The departure of a friend or family member is continually decimating. Some end up experiencing serious difficulties confronting the way that their cherished one is no more. Others want to envelop themselves by everything that helps them to remember their late adored one, clutching it before the memory blurs. We as a whole adapt to pain in an unexpected way. Oren is an Israeli representative whose movements much of the time take him to Berlin. His movements to Berlin oftentimes take him to a bistro keep running by Thomas. It may be for the Black Forest Cake that Oren adores or the cinnamon treats he brings home to his significant other, however surprisingly the association between the German and the Israeli goes far more profound.
At the point when Oren doesn't appear at the delegated time and Thomas' writings and calls to his darling go unanswered, Thomas advances toward Oren's Berlin office and there finds that Oren has been killed in a car crash. Gutted, Thomas chooses to go to Jerusalem where he finds the bistro that is being begun up by Oren's better half Anat. Rashly, Thomas requests work and Anat gives him one as a dishwasher. Anyway his aptitudes as a dough puncher turn out to be substantially more clear to the loathsomeness of Anat's sibling Moti who is profoundly wary of a gentile and a male one at that in the kitchen.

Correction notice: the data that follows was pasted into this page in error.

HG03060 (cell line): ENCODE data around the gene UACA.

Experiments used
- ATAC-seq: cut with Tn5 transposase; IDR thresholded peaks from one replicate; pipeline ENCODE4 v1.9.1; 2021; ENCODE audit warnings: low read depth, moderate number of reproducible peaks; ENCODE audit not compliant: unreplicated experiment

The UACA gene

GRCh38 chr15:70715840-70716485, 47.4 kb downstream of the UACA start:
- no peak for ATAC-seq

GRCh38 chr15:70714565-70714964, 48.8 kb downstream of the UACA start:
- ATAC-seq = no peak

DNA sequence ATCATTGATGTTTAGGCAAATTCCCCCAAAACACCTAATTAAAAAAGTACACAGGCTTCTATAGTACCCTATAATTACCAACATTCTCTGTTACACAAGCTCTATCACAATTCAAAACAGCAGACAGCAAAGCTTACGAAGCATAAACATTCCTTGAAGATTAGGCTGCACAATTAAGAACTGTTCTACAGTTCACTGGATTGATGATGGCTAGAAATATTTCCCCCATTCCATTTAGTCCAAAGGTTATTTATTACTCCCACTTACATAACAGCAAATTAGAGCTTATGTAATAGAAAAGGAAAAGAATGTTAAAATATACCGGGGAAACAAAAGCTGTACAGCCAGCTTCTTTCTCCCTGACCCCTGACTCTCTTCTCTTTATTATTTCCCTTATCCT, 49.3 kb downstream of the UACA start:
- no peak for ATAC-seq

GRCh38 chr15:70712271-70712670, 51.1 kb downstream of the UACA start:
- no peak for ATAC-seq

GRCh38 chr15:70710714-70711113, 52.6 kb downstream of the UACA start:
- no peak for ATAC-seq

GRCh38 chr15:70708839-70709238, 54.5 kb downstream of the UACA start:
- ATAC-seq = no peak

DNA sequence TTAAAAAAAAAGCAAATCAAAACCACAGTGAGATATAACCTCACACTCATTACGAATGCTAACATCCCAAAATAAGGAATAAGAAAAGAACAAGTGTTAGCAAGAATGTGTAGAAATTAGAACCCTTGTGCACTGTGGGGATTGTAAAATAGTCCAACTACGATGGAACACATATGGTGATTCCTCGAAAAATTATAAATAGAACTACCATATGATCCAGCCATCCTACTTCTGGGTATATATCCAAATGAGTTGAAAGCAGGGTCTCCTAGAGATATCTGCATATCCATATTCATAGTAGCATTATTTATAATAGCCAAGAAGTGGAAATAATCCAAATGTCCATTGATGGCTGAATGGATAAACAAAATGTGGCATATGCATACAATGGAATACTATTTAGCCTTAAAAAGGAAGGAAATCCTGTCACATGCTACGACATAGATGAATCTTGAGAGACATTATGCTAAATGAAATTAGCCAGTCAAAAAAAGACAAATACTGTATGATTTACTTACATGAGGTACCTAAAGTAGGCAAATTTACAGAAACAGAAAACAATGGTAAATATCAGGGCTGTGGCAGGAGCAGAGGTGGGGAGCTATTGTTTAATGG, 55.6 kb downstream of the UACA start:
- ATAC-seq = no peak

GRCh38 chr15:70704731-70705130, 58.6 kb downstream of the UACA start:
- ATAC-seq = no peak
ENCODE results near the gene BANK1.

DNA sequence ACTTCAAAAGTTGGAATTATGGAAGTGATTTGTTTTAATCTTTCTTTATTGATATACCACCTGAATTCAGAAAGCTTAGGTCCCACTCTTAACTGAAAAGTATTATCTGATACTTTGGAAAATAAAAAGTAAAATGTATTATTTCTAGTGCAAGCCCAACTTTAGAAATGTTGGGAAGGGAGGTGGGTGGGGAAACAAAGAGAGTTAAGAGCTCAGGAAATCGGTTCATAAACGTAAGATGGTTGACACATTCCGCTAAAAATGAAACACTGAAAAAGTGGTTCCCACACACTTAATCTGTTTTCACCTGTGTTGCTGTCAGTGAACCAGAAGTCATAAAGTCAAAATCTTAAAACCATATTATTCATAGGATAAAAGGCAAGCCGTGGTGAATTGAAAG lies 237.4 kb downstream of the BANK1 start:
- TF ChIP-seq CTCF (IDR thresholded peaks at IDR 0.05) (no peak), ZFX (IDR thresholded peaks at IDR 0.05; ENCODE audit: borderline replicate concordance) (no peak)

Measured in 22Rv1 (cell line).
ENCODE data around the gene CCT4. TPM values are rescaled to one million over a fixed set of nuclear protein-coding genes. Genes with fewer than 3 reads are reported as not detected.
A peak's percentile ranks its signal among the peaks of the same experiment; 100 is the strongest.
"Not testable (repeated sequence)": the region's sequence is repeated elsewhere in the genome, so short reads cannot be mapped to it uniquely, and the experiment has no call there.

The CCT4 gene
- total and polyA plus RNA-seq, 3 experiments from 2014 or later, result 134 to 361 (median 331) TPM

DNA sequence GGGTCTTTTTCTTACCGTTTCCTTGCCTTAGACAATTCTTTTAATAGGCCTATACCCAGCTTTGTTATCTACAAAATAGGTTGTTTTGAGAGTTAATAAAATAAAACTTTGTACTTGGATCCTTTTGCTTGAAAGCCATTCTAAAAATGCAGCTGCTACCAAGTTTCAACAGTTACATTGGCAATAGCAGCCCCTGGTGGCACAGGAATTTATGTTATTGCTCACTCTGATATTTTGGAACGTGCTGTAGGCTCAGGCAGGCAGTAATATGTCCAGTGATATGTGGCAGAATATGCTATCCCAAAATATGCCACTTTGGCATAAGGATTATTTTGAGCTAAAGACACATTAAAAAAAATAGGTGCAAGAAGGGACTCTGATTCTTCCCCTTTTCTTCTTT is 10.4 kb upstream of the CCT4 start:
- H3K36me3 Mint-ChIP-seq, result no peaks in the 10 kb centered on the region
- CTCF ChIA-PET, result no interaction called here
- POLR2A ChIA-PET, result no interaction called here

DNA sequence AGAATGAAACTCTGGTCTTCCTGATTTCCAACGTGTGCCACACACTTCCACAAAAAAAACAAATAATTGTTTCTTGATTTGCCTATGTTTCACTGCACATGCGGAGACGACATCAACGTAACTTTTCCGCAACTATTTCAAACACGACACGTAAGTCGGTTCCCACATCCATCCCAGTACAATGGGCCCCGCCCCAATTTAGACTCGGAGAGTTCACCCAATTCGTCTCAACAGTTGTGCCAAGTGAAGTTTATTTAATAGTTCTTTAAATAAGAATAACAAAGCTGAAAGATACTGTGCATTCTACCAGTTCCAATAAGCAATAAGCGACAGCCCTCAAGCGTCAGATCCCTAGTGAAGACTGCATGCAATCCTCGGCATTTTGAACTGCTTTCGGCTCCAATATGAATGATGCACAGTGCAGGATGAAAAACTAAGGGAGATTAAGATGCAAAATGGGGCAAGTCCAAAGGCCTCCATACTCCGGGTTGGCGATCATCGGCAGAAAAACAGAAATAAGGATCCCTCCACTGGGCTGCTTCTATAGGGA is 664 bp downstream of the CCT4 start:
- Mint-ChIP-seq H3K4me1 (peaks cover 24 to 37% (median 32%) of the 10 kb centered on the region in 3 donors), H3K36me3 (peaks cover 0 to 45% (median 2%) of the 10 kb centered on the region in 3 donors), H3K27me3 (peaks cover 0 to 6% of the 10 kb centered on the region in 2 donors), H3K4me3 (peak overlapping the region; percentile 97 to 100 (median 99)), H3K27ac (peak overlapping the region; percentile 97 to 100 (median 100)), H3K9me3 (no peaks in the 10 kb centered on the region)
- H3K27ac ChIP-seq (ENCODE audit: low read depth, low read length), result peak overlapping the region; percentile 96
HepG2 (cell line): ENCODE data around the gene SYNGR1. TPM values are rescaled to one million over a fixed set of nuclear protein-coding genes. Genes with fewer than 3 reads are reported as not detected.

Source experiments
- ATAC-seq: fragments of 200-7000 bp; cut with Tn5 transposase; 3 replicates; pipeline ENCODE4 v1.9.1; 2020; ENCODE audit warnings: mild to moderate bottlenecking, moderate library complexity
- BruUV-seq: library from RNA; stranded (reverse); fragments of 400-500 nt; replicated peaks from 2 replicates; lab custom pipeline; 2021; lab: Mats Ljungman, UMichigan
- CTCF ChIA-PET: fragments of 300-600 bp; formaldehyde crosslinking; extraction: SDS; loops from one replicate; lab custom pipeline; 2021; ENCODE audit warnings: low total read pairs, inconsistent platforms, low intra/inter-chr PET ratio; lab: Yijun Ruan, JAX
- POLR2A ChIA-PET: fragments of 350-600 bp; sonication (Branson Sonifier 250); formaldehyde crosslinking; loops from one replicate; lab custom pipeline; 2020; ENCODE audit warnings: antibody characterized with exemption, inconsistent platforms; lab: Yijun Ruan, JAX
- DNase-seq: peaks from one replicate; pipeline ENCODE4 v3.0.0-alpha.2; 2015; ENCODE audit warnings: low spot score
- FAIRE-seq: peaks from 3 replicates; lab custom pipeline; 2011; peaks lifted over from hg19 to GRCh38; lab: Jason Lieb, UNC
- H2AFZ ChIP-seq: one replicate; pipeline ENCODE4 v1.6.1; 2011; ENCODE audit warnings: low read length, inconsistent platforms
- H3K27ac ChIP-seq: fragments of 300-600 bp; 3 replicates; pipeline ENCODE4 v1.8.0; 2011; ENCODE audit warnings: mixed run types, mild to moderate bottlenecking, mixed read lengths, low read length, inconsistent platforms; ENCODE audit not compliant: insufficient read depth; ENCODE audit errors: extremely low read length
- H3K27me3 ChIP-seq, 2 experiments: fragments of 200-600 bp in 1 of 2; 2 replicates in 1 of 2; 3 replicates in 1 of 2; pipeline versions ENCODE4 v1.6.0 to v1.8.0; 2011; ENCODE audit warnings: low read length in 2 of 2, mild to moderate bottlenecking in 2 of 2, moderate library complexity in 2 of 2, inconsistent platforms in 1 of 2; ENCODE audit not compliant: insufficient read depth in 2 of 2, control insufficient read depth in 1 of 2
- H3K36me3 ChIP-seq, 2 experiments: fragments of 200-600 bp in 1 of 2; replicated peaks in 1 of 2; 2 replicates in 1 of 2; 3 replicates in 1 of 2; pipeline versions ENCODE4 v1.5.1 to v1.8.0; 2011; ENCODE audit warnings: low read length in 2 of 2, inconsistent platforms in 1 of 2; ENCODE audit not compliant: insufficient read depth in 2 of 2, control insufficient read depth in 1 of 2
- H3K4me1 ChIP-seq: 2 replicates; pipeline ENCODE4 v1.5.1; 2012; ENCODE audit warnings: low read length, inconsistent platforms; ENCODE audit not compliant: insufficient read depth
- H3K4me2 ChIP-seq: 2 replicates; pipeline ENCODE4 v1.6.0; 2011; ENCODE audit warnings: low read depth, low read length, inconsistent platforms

He is worried that the bistro's legitimate accreditation will be undermined. In the interim, Anat discovers her bond with Thomas extending, as yet having no clue about her worker's association with her late spouse. Her child Ital likewise starts to open up to Thomas. In the event that reality should turn out, the two will be absolutely annihilated. This is a motion picture that doesn't do what you anticipate that it will – and that is something to be thankful for. I genuinely never could make sense of where Gralzer was going and the decisions he made were all great ones. There is an extremely melancholic air here, reasonable thinking about the topic.
There are times that Thomas' activities appear to be relatively unpleasant yet as the motion picture advances some sense can be made of them, to a great extent on account of a flashback late in the film. All things considered, Kalkhof has an agonizing, delicate nearness that attracts the group of onlookers. Adler is more harsh, yet she mollifies a bit as her character's association with Thomas develops more sentimental. The motion picture takes as much time as is needed moving where it's to which approves of European gatherings of people however less for American filmgoers who are famously restless with moderate paced films.
Wallpaper from the movie: